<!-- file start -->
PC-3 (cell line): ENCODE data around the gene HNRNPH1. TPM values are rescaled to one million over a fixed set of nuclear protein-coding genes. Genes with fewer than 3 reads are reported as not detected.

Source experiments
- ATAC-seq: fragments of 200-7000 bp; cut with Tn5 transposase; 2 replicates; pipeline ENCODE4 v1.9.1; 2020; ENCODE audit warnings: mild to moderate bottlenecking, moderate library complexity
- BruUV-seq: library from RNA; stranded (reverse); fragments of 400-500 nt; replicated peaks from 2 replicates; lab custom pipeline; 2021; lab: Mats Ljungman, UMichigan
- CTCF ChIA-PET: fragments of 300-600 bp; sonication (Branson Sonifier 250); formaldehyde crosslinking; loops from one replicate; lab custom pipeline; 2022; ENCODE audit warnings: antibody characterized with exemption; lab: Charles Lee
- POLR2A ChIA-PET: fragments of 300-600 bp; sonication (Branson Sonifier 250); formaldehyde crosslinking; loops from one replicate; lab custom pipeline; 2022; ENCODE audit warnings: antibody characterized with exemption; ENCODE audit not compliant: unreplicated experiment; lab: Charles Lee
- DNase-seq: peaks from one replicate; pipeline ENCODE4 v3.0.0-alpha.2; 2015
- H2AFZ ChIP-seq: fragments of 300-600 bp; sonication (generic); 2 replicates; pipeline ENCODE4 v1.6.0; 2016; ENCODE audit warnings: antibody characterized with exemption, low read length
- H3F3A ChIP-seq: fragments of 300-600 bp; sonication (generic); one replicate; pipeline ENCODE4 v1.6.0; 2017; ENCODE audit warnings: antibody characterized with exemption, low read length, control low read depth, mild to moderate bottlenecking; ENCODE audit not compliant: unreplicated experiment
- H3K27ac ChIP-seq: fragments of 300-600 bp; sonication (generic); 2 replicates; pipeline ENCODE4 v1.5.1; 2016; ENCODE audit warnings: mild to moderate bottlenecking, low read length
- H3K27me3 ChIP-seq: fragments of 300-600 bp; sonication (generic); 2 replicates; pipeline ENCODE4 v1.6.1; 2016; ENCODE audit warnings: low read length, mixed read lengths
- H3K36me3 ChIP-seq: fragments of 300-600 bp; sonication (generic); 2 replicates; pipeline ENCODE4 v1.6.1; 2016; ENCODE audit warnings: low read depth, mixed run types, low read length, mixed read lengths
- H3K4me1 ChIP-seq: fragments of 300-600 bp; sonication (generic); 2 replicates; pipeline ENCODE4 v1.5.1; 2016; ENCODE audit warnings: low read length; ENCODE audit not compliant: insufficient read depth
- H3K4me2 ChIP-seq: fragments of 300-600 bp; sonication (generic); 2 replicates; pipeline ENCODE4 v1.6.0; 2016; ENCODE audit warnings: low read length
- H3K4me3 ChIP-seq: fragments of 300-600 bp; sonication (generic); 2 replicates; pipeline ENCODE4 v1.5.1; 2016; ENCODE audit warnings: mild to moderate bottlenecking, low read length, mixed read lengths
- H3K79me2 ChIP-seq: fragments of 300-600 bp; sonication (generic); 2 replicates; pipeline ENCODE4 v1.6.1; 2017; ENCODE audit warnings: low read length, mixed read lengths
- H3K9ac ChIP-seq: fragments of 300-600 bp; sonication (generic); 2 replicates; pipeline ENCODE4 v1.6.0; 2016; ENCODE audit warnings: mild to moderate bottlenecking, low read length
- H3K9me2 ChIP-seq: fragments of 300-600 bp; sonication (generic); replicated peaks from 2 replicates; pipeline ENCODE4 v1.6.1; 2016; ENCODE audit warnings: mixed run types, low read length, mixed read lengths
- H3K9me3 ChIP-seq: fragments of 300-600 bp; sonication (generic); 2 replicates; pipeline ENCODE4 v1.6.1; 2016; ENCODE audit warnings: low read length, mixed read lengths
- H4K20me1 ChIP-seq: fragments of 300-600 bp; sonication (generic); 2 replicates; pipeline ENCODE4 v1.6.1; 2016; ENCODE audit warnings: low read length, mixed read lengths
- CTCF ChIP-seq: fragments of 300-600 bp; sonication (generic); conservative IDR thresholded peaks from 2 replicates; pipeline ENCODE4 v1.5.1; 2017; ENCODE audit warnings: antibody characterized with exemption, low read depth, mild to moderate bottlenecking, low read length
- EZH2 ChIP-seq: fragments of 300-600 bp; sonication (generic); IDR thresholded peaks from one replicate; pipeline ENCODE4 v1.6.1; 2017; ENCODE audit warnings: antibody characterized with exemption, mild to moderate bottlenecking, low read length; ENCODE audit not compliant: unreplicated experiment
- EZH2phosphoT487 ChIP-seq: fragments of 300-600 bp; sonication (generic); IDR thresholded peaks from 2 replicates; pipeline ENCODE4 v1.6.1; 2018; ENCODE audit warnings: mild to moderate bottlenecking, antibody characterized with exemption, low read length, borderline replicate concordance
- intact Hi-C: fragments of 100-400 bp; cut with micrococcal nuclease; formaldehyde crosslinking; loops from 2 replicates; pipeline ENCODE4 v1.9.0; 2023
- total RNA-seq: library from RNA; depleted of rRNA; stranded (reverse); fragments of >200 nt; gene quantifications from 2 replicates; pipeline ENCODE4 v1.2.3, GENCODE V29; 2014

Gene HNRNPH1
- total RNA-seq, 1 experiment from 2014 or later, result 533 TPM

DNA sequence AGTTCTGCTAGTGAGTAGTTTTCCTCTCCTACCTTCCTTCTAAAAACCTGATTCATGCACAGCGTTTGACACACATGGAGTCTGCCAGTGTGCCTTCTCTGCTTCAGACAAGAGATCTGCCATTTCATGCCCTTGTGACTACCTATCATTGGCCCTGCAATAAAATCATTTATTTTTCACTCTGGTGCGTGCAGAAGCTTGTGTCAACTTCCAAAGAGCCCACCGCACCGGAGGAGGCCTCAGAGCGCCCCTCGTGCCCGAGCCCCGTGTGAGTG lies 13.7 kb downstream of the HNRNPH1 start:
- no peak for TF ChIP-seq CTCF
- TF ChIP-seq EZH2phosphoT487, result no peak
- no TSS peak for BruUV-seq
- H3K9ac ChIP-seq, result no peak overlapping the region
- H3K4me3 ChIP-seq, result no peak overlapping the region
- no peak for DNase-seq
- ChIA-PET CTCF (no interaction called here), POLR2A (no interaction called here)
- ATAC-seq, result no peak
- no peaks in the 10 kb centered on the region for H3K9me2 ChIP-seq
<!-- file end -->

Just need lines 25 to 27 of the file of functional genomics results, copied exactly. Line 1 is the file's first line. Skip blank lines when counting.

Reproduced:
- total RNA-seq: library from RNA; depleted of rRNA; stranded (reverse); fragments of >200 nt; gene quantifications from 2 replicates; pipeline ENCODE4 v1.2.3, GENCODE V29; 2014

Gene HNRNPH1
- total RNA-seq, 1 experiment from 2014 or later, result 533 TPM